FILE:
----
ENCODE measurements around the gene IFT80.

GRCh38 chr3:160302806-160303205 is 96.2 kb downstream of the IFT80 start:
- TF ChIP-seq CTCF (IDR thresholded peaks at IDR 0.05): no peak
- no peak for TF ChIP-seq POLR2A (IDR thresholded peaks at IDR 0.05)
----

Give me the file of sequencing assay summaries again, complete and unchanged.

ENCODE measurements around the gene IFT80.

GRCh38 chr3:160302806-160303205 is 96.2 kb downstream of the IFT80 start:
- TF ChIP-seq CTCF (IDR thresholded peaks at IDR 0.05): no peak
- no peak for TF ChIP-seq POLR2A (IDR thresholded peaks at IDR 0.05)